Wes Streeting – 2023 Speech on NHS Winter Pressures

The speech made by Wes Streeting, the Shadow Secretary of State for Health and Social Care, in the House of Commons on 9 January 2023.

Happy new year to you, Mr Speaker, and to the rest of the House. I thank the Secretary of State for Health and Social Care for advance sight of his statement.

This winter has seen patients waiting hours on end for an ambulance, A&E departments overflowing with patients, and dedicated NHS staff driven to industrial action—in the case of nurses, for the first time in their history—because the Government have failed to listen and to lead. I notice that the Secretary of State did not talk about the abysmal failure of his talks with nurses and paramedic representatives today. Let me say to him: every cancelled operation and delayed appointment, and the ambulance disruption due to strikes, could have been avoided if he had just agreed to talk to NHS staff about pay. Today, he could have opened serious talks to avert further strikes. Instead, he offered nurses and paramedics 45 minutes of lip service. If patients suffer further strike action, they will know exactly who to blame.

Of course, the Prime Minister has already shown that he is not interested in solving problems; he resorts to the smokescreen of parliamentary game playing by bringing in legislation to sack NHS staff for going on strike. I ask the Secretary of State, in his sacking NHS staff Bill, how many nurses is he planning to sack? How many paramedics will he sack? How many junior doctors will he sack? The Government have the audacity to ask NHS staff for minimum service levels, but when will we see minimum service levels from Government Ministers and the entire Government?

After arriving at the Derriford Hospital in Plymouth, an 83-year-old dementia patient waited in the back of an ambulance outside A&E for 26 hours before being admitted. That was on 23 December, when no strikes were taking place; the Secretary of State should listen. The patient’s family found him in urine-soaked sheets, and since arriving in hospital, he has contracted flu. His daughter said of the hospital staff:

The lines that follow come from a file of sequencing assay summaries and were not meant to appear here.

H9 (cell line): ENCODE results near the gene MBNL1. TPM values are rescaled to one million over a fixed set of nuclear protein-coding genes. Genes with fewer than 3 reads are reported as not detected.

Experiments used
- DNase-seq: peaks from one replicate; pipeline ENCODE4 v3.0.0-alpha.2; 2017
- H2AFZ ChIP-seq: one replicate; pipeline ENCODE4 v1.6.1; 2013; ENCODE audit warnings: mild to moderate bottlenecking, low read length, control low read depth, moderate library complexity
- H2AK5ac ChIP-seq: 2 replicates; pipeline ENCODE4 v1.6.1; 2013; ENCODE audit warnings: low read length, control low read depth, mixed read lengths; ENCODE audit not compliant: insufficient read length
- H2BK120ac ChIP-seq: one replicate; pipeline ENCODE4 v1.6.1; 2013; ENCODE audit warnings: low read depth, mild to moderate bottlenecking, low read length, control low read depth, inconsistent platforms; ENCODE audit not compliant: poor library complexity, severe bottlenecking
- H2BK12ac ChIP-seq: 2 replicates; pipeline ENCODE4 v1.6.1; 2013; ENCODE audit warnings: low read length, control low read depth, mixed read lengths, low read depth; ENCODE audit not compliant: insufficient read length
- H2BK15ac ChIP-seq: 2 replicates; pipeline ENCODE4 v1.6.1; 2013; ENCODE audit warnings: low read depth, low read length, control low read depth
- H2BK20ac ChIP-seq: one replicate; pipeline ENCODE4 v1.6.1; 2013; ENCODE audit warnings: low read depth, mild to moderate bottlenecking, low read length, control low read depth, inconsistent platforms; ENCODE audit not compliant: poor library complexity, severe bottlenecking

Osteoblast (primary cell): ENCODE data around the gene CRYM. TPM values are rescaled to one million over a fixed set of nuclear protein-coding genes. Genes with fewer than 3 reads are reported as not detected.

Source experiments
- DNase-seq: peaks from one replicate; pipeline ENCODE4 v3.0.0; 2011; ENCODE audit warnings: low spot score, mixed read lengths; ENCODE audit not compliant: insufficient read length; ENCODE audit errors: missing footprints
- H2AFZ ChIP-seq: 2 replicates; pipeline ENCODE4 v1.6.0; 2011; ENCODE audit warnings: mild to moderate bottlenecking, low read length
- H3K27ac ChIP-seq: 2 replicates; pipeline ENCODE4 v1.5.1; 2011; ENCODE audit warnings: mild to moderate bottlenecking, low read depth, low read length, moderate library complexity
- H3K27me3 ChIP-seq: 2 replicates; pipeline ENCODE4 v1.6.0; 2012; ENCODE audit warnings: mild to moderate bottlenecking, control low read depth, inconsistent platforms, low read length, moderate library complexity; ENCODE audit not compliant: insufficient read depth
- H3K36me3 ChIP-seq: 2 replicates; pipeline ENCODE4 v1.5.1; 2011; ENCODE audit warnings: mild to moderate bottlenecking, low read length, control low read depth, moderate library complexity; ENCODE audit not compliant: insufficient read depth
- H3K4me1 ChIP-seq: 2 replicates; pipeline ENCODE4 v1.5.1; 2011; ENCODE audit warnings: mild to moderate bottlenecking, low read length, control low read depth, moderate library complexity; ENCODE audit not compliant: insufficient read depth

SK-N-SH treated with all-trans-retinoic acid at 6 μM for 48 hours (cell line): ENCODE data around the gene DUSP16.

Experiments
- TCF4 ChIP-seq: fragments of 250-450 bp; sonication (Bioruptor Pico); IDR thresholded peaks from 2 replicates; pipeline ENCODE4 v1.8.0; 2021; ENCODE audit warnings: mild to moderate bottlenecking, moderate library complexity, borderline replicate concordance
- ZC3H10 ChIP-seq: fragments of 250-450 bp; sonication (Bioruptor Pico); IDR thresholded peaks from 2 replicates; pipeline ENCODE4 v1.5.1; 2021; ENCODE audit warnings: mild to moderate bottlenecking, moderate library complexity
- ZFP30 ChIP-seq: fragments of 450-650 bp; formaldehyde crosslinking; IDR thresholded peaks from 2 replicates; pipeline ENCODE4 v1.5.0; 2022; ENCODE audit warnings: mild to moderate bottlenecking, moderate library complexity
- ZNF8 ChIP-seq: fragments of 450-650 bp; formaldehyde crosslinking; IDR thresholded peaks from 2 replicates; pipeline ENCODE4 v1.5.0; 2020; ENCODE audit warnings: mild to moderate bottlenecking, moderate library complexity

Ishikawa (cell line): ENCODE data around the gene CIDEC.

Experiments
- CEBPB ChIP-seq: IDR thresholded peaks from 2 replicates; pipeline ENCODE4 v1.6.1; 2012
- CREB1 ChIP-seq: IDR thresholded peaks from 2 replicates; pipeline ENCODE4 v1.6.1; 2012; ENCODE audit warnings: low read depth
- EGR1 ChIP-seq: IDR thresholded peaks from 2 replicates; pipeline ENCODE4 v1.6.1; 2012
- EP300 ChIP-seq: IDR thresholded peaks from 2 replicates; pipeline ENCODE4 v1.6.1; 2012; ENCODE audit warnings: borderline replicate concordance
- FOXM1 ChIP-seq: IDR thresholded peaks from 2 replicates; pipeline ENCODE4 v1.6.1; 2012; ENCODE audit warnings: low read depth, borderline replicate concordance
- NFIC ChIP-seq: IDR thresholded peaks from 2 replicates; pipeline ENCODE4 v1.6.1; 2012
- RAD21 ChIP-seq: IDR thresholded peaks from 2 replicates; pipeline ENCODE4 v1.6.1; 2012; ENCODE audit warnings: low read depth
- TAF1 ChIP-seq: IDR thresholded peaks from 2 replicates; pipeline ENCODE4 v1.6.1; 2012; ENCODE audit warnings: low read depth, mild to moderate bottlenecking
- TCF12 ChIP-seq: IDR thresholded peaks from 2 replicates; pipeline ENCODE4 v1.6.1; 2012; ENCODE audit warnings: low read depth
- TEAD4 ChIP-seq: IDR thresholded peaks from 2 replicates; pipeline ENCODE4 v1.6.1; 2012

“They’re polite, they’re caring, and they are trying their best. It’s just impossible for them to do the work they want to do.”

Let me say what the Health Secretary and Prime Minister refuse to admit: the NHS is in crisis—the biggest crisis in its history. That is clear to the staff who have been slogging their guts out over Christmas and to everyone who uses it as a patient; the only people who cannot see it are the Government.

What has been announced today is yet another sticking plaster when the NHS needs fundamental reform. The front door to the NHS is blocked, the exit door is blocked, and there are simply not enough staff. Where is the Conservatives’ plan to fix primary care, so that patients can see the GP they want in the manner they choose? After 13 years of Conservative government, they do not have one. Where is the plan to recruit the care workers needed to care for patients once they have been discharged from hospitals, and to pay them fairly so that we do not lose them to other employers? After 13 years of Conservative government, they do not have one. Where is the plan to train the doctors, nurses and health professionals the NHS needs? After 13 years of Conservative government, they do not have one.

Well, we do. The Secretary of State is welcome to nick Labour’s plan to abolish non-dom tax status and train 7,500 more doctors and 10,000 more nurses and midwives every year; to double the number of district nurses; and to provide 5,000 more health visitors—a plan so good that the Chancellor admitted that the Conservative Government should nick it. After 13 years of mismanagement, underfunding and costly top-down reorganisations, however, all the Conservatives have to offer the NHS is a meeting and a photo op in Downing Street.

The collapse of the health service this winter could be seen coming a mile away—health and social care leaders were warning about it last summer—so why is the Secretary of State announcing these measures in the middle of January? Why have care homes and local authorities been made to wait until this month for the delayed discharge fund to reach them? It is simply too little, too late for many patients.

In fact, this Government are so last minute that, after announcing this plan last night, they found an extra £50 million and sent out another press release. I know most of us are happy to find a spare fiver lying around the house that we did not know was there, but this Prime Minister seems to have 50 million quid stuck down the back of the sofa. What on earth is going on? No wonder they cannot get money to the frontline: the left hand does not know what the right hand is doing.

It is intolerable that patients who are fit and ready to leave hospital are then stuck there for months because the care they need is not available in the community. They are not bed blockers, and they are not an inconvenience to be dropped off at a hotel and forgotten about. They need rehabilitation at home, rather than a bed in a care facility. Vulnerable patients deserve proper support suited to their needs, or they will fall ill again and go back to hospital. What about all these beds the NHS is procuring, and what about the capacity that families need? I will tell hon. Members what will happen: they will not get the care, and they will be coming right back through the front door of A&E, with the cycle of broken systems repeating itself again and again. Where is the choice and control for patients and their families who may not want to be discharged to a hotel?